The Most Interesting Thing in The World Is In Your Pocket

I was a fan of Last Man Standing before it was canceled and during a recent binge watch there was an interesting scene of a neighbor couple bickering over a smartphone — they were sitting at the kitchen table and the husband was looking at a cell phone and the wife was talking, or at least trying to talk to him. She saw him looking at his phone and said: “Are you finding that phone more interesting than me?” He started to explain that the smartphone was the window to all of the world’s information, entertainment and people, saw the look on her face, then put the phone down.

But isn’t he right? Isn’t it true that the smartphone has become the most interesting thing in our lives?

It’s no wonder that many baby boomers and Gen X folks, trying to downsize are seeing resistance from their kids when they try to give them stuff which may have a lot of meaning for them — what is the value of a prized framed photo when a digital photo of it stored on a smartphone can have the same impact? One could argue that the sentimental value of an object cannot carry to the next generation, but at the same time, have we not revised our culture to the point were many of the objects which earlier generations used to cherish, are now worthless, and their digital twins have the same or even more value?

We are starting to value the ephemeral over the solid, the rental over the ownership, the temporary use of an object as opposed to a permanent possession. At the same time, we are focusing more and more of our lives at that little screen. Because it contains all of the worlds information, entertainment, and connection to other human beings, it is the most interesting thing in your life. It will not only remain the most interesting thing in your life, it will become all that you may need, outside of things you need to consume.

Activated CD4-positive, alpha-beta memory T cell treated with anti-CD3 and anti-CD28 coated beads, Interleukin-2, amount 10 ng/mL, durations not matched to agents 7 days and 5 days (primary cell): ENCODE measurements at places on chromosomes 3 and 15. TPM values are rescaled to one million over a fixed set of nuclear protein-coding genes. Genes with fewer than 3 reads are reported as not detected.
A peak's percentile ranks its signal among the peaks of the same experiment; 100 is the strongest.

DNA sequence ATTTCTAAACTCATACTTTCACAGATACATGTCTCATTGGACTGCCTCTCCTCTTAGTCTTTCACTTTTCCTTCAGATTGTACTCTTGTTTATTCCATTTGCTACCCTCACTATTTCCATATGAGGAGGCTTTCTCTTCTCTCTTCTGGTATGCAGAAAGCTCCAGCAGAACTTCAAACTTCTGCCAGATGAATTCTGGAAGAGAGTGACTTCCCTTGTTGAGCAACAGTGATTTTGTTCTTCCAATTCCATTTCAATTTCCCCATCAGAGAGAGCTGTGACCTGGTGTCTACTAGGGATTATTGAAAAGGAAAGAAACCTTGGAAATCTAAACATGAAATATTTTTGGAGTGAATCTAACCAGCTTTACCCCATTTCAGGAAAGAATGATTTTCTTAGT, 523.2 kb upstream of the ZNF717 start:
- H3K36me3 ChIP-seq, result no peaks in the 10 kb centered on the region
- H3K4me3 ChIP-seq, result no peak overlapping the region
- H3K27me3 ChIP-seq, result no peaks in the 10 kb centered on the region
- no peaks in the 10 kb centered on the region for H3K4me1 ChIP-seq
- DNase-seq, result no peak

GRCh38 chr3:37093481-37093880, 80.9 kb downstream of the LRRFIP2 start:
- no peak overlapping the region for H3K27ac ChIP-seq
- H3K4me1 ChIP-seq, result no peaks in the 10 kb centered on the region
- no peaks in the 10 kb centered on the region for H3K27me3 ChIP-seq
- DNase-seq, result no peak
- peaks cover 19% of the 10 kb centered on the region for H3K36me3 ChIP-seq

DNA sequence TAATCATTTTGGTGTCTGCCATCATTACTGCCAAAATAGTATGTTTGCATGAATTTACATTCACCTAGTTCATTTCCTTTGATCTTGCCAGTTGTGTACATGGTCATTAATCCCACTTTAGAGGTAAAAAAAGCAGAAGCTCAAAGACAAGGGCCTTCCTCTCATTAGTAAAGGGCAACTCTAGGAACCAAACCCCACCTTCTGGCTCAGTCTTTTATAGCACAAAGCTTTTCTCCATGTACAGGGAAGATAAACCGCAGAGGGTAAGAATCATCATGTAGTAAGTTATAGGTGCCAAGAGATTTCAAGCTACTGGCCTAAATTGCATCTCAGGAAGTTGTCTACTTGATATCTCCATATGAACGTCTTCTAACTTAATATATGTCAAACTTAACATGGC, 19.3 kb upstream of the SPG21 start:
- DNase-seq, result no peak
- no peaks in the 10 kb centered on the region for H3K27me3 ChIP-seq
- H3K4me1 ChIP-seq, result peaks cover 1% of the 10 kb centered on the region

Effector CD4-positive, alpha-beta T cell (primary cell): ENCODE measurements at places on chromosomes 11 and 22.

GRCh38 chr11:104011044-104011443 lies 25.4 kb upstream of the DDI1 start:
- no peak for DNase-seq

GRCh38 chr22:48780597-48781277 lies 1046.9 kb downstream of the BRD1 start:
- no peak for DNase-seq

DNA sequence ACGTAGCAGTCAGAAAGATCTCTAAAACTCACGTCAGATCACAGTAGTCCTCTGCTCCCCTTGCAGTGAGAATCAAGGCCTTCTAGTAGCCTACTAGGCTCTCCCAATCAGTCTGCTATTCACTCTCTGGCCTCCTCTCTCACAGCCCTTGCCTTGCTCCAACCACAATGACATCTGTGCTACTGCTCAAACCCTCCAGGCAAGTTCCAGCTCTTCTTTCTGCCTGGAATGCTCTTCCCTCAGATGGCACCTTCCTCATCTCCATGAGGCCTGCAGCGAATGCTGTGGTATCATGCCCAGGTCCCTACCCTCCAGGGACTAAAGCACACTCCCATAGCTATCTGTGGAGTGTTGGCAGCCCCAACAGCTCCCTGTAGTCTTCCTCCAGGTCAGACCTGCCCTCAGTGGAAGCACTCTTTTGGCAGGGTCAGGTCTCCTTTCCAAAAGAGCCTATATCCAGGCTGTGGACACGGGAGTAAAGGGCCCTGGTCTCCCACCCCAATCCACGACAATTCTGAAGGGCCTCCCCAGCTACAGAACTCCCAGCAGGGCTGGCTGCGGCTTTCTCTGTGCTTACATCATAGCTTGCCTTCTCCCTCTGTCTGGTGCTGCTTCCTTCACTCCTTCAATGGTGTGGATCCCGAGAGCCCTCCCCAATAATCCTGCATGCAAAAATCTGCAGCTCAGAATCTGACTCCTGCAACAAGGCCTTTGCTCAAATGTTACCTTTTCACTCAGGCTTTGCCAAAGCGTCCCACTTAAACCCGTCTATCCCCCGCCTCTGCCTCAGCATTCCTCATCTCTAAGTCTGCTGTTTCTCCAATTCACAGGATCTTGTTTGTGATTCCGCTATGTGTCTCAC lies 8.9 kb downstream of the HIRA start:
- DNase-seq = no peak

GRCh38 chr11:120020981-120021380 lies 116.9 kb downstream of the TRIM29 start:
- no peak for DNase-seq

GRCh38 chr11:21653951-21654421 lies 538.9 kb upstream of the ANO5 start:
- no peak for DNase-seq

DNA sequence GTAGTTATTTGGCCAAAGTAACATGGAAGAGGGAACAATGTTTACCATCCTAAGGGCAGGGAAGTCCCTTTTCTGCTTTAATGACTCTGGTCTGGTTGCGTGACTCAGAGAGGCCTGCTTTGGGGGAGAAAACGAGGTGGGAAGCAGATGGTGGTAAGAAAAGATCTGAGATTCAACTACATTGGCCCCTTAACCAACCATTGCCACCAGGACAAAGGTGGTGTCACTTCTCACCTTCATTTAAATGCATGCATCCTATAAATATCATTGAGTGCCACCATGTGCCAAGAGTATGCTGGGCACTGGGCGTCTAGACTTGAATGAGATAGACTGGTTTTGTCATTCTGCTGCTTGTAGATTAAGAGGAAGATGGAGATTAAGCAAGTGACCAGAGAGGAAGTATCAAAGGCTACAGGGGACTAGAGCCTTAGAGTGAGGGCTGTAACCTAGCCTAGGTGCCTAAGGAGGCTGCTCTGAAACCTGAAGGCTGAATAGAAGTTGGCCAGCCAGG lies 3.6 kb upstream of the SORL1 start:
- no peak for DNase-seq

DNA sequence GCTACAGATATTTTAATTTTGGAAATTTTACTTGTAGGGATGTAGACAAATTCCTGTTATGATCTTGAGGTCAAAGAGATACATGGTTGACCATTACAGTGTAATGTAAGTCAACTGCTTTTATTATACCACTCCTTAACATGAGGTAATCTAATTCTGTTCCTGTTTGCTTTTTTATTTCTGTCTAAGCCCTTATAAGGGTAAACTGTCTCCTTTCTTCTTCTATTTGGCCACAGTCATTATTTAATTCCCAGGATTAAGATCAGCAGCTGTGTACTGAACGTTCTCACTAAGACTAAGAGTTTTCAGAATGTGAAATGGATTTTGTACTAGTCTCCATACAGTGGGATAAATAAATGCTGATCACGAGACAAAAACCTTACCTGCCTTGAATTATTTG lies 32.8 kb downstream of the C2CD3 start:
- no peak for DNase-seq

The future of retail may very well be split between those focusing on consumables and those focusing on digital objects. Advanced augmented reality glasses may eliminate the need for things completely. Why buy an object when you can paint it into your vision digitally where you want it to be? Why paint your walls any color when you can repaint them at will at any time?

It’s true that time spent looking at screens has skyrocketed, and will only increase further. As we spend more and more time looking at screens, we spend less and less time looking at real things and each other.

Will we reach a point where we will not be able to interact with each other unless it’s through a screen — with its ability to augment our reality?

People will buy fewer things (unless they are consumables), need fewer things, and leave behind fewer things. Fewer things will need to be created, but their digital analogs will flourish. Digitizing then destroying real-world objects will become commonplace — like shredding trucks, I can foresee businesses focused on high definition rendering of 3D objects, then destroying the original objects.

While the older generations may mourn the loss of these sentimental objects, just having fewer non-consumable objects in the world is a good thing.

So yes, I do find my phone to be more interesting than you — but to be fair, you can’t compete.

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